Meghalaya (NWIndia) is one of the regions in theworldwith highest recorded rainfalls. Because of these peculiar climatic conditions and intense solutional weathering, karstic caves are widely reported in the numerous limestone areas of this part of India. Likewise, the extremely high rainfall and the tropical monsoon climate have fostered the formation of several caves in silicate-rich lithologies. The most important of these caves is Krem Puri, over 25.5 km long, characterized by a fracture-controlled labyrinth forming a bi-dimensional maze with mostly phreatic morphologies and some recent, still active, vadose entrenchments. A detailed petrographic study of the host rocks has shownthis cave to be formed along a set of quartzarenite, hybrid arenite and calcarenite layers in a mostly siliciclastic sedimentary succession. XRF elemental analysis of the different rock strata guiding the speleogenesis confirms that the early stage of cave development is confined mainly in the calcium carbonaterich layers. Geochemical analyses carried out on water flowing in the cave (drips, streams) have shown that carbonate dissolution is the dominant chemical weathering process contributing to Krem Puri water solutes, whereas the dissolution of quartz, feldspars and clays play only a secondary role in rock weathering. The morphology of the cave points to a lithology-guided dissolution of the carbonate-rich layers and piping of the residual quartz sand in phreatic conditions, when the surface river network was not yet evolved and the water table was at the level of or higher than the cave. This phreatic speleogenetic phase predates the start of river network entrenchment (that started not earlier 5 Ma ago, and probably accelerated around 3.5 Ma), which deactivated the karst maze. With a lowdenudation rate of 0.15mm/yr, this active phreatic cave level,which currently lies beneath a more or less 120 m overburden, was originally covered by a sedimentary sequence at least 1–2kmthick. After its decoupling fromthe underground drainage system, denudation slowly brought the surface close to the maze system gradually introducing infiltration of vadose waters into the conduits. This caused the formation of the vadose entrenchments probably b100 ka ago, and carbonate speleothem deposition in the cave.

Speleogenesis of the world's longest cave in hybrid arenites (Krem Puri, Meghalaya, India) / Sauro, Francesco; Mecchia, Marco; Tringham, Mark; Arbenz, Thomas; Columbu, Andrea; Carbone, Cristina; Pisani, Luca; De Waele, Jo. - In: GEOMORPHOLOGY. - ISSN 0169-555X. - 359:(2020), pp. 107160.1-107160.23. [10.1016/j.geomorph.2020.107160]

Speleogenesis of the world's longest cave in hybrid arenites (Krem Puri, Meghalaya, India)

Columbu, Andrea;
2020

Abstract

Meghalaya (NWIndia) is one of the regions in theworldwith highest recorded rainfalls. Because of these peculiar climatic conditions and intense solutional weathering, karstic caves are widely reported in the numerous limestone areas of this part of India. Likewise, the extremely high rainfall and the tropical monsoon climate have fostered the formation of several caves in silicate-rich lithologies. The most important of these caves is Krem Puri, over 25.5 km long, characterized by a fracture-controlled labyrinth forming a bi-dimensional maze with mostly phreatic morphologies and some recent, still active, vadose entrenchments. A detailed petrographic study of the host rocks has shownthis cave to be formed along a set of quartzarenite, hybrid arenite and calcarenite layers in a mostly siliciclastic sedimentary succession. XRF elemental analysis of the different rock strata guiding the speleogenesis confirms that the early stage of cave development is confined mainly in the calcium carbonaterich layers. Geochemical analyses carried out on water flowing in the cave (drips, streams) have shown that carbonate dissolution is the dominant chemical weathering process contributing to Krem Puri water solutes, whereas the dissolution of quartz, feldspars and clays play only a secondary role in rock weathering. The morphology of the cave points to a lithology-guided dissolution of the carbonate-rich layers and piping of the residual quartz sand in phreatic conditions, when the surface river network was not yet evolved and the water table was at the level of or higher than the cave. This phreatic speleogenetic phase predates the start of river network entrenchment (that started not earlier 5 Ma ago, and probably accelerated around 3.5 Ma), which deactivated the karst maze. With a lowdenudation rate of 0.15mm/yr, this active phreatic cave level,which currently lies beneath a more or less 120 m overburden, was originally covered by a sedimentary sequence at least 1–2kmthick. After its decoupling fromthe underground drainage system, denudation slowly brought the surface close to the maze system gradually introducing infiltration of vadose waters into the conduits. This caused the formation of the vadose entrenchments probably b100 ka ago, and carbonate speleothem deposition in the cave.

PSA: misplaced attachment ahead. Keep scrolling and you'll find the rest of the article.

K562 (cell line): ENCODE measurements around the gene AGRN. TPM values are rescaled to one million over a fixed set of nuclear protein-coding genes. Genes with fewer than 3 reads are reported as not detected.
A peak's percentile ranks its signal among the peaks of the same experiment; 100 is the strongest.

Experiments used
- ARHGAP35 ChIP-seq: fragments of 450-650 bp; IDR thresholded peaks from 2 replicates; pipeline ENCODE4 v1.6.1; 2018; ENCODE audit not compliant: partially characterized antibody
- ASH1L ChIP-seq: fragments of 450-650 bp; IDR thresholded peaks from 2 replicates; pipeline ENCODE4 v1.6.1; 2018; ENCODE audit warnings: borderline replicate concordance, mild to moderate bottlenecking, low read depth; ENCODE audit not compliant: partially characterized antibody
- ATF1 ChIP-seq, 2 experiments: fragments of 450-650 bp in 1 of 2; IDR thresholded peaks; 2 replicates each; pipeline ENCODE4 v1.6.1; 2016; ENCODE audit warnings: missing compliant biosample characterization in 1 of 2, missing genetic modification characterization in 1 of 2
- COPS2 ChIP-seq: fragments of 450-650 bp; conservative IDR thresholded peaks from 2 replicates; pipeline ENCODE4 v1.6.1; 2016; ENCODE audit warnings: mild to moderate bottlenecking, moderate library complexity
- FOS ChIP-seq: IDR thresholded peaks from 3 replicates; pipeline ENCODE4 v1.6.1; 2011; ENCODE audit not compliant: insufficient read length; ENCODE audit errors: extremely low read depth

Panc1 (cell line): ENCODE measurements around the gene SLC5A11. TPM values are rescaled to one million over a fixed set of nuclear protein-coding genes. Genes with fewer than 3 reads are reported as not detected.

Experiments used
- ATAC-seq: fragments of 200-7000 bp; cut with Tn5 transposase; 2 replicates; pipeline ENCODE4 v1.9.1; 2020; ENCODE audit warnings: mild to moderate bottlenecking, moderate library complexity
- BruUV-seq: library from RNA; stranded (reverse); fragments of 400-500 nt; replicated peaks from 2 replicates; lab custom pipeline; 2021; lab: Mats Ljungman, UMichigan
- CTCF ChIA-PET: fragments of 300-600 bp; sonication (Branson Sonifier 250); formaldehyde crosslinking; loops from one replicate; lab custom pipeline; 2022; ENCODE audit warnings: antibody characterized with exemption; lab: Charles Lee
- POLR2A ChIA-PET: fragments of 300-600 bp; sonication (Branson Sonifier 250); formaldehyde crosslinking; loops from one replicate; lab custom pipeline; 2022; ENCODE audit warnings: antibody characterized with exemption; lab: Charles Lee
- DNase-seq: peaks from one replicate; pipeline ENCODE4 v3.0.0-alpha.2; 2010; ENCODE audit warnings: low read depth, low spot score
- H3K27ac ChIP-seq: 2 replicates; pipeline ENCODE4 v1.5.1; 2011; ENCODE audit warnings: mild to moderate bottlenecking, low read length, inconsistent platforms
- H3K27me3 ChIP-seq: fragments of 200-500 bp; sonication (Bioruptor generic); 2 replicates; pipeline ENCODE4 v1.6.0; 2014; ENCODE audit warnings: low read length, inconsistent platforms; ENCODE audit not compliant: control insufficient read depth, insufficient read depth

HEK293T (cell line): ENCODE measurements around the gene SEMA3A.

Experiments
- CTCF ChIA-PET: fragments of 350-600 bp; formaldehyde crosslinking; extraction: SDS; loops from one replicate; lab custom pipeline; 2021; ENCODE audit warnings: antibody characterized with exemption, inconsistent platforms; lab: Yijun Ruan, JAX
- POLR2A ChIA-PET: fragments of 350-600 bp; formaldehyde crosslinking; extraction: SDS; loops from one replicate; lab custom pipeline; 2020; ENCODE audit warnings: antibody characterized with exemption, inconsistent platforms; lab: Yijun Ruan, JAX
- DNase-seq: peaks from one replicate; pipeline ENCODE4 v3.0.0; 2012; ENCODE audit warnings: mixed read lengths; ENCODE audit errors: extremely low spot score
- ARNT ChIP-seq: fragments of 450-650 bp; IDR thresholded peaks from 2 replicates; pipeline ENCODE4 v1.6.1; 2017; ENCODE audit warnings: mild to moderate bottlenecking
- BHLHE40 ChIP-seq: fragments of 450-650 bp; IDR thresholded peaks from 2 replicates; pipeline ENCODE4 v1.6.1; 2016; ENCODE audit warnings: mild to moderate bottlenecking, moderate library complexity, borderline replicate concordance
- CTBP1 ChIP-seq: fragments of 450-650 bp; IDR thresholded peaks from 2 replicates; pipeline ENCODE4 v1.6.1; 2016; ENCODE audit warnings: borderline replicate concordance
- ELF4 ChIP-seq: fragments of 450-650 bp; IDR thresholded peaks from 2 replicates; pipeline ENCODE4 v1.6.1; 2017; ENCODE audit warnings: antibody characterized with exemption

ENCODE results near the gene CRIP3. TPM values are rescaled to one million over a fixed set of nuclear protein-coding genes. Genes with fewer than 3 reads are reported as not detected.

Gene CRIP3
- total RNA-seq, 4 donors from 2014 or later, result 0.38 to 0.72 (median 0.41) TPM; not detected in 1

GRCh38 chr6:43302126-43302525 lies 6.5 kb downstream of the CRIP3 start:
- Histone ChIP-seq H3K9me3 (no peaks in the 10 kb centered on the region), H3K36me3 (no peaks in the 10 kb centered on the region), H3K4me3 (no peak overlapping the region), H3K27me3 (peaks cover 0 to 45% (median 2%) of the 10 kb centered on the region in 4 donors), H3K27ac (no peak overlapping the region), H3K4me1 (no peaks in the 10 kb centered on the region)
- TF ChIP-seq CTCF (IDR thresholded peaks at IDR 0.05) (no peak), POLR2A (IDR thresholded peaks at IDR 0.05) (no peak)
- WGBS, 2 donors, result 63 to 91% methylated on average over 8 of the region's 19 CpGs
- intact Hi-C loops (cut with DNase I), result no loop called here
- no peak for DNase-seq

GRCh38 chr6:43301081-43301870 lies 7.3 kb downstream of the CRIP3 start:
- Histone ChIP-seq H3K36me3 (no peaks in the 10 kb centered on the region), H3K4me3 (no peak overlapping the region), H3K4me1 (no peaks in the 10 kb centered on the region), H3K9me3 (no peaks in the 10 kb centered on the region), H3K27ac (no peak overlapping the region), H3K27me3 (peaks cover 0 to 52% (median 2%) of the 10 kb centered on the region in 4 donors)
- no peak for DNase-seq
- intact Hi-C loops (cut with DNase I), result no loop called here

Speleogenesis of the world's longest cave in hybrid arenites (Krem Puri, Meghalaya, India) / Sauro, Francesco; Mecchia, Marco; Tringham, Mark; Arbenz, Thomas; Columbu, Andrea; Carbone, Cristina; Pisani, Luca; De Waele, Jo. - In: GEOMORPHOLOGY. - ISSN 0169-555X. - 359:(2020), pp. 107160.1-107160.23. [10.1016/j.geomorph.2020.107160]
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Utilizza questo identificativo per citare o creare un link a questo documento: https://hdl.handle.net/11381/2901680
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